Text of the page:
In the course of their investigations Stauffer et al. (2013) also realized that the name of the species Pseudotropheus pursus was incorrect. In the original publication, under the heading etymology the meaning of the specific epithet was given as: “The name pursus, from the Latin meaning clean, was chosen to reflect the cleaning behavior of this species.” This was clear evidence of an inadvertent error and according to rule 32.5.1. of the International Code of Zoological Nomenclature, it had to be corrected. The Latin for “clean” is “purus” and Stauffer et al. (2013) corrected the name to Metriaclima purum (Stauffer 1991), but on this site the species is regarded synonymous to M. lanisticola and the original genus name is thus retained and the species is now referred to as Pseudotropheus purus.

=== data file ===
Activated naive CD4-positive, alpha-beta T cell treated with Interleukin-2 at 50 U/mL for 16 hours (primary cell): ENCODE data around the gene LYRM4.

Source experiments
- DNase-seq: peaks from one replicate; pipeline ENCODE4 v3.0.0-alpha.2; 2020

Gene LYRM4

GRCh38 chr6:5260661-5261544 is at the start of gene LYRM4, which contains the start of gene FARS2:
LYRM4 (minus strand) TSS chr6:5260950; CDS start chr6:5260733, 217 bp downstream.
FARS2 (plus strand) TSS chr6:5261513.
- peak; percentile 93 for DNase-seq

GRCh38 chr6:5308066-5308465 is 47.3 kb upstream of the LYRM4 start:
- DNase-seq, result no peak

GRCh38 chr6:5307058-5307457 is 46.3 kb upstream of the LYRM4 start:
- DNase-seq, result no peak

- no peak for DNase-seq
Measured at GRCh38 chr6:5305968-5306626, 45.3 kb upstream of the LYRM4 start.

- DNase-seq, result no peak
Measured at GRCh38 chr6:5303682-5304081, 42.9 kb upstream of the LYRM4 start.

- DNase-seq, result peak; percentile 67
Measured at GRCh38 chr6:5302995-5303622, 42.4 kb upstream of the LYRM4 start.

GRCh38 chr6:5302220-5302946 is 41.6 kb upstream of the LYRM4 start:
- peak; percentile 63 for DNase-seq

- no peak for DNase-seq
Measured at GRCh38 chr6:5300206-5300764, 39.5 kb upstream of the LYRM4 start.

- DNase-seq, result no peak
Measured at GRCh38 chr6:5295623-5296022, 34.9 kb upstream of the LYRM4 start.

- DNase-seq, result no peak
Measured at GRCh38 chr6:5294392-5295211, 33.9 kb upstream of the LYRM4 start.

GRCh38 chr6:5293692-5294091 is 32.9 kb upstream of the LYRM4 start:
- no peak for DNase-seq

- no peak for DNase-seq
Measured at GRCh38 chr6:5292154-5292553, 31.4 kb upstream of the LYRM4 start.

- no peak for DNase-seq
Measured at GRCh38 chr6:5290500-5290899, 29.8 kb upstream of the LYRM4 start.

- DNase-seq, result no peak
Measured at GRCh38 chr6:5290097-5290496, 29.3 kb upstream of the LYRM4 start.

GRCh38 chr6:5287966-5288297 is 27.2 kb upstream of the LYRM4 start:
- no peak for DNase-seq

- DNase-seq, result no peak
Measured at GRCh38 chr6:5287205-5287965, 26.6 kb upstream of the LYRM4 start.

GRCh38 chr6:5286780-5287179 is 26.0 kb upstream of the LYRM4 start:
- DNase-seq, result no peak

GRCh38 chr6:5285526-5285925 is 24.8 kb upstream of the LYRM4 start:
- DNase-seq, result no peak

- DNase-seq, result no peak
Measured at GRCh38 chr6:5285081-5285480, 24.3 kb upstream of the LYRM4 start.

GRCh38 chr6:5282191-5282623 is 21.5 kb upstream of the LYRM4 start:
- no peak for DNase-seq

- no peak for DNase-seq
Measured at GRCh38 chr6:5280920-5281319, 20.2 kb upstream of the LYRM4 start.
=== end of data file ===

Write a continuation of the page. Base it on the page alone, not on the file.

Stauffer, Jay Richard Jr. & K. Black, A.F. Konings. 2013. "Descriptions of five new species of Metriaclima (Teleostei: Cichlidae) from Lake Malawi, Africa". Zootaxa. 3647(1):101-136. DOI: 10.11646/zootaxa.3647.1.6 (crc05041) (abstract)
By Juan Miguel Artigas Azas (08-May-2013)
This morning the iTunes Store activated Ad Konings’ latest ibook, Tropheus in their natural habitat. The electronic version is identical to the printed version which will be available in about a month’s time. The ibook version has 8 embedded video clips showing Tropheus species in their natural setting. The book has something for everybody; besides descriptions of the eight species he accepts as valid, complete with a myriad of geographical variants, also the natural behavior of these fascinating cichlids is discussed in detail. And although Tropheus appears to behave rather different in captivity than in the wild, a chapter is devoted to the husbandry of these cichlids. Also the scientifically inclined reader will find a host of information and ideas that will help in understanding the evolution of these wonderful species.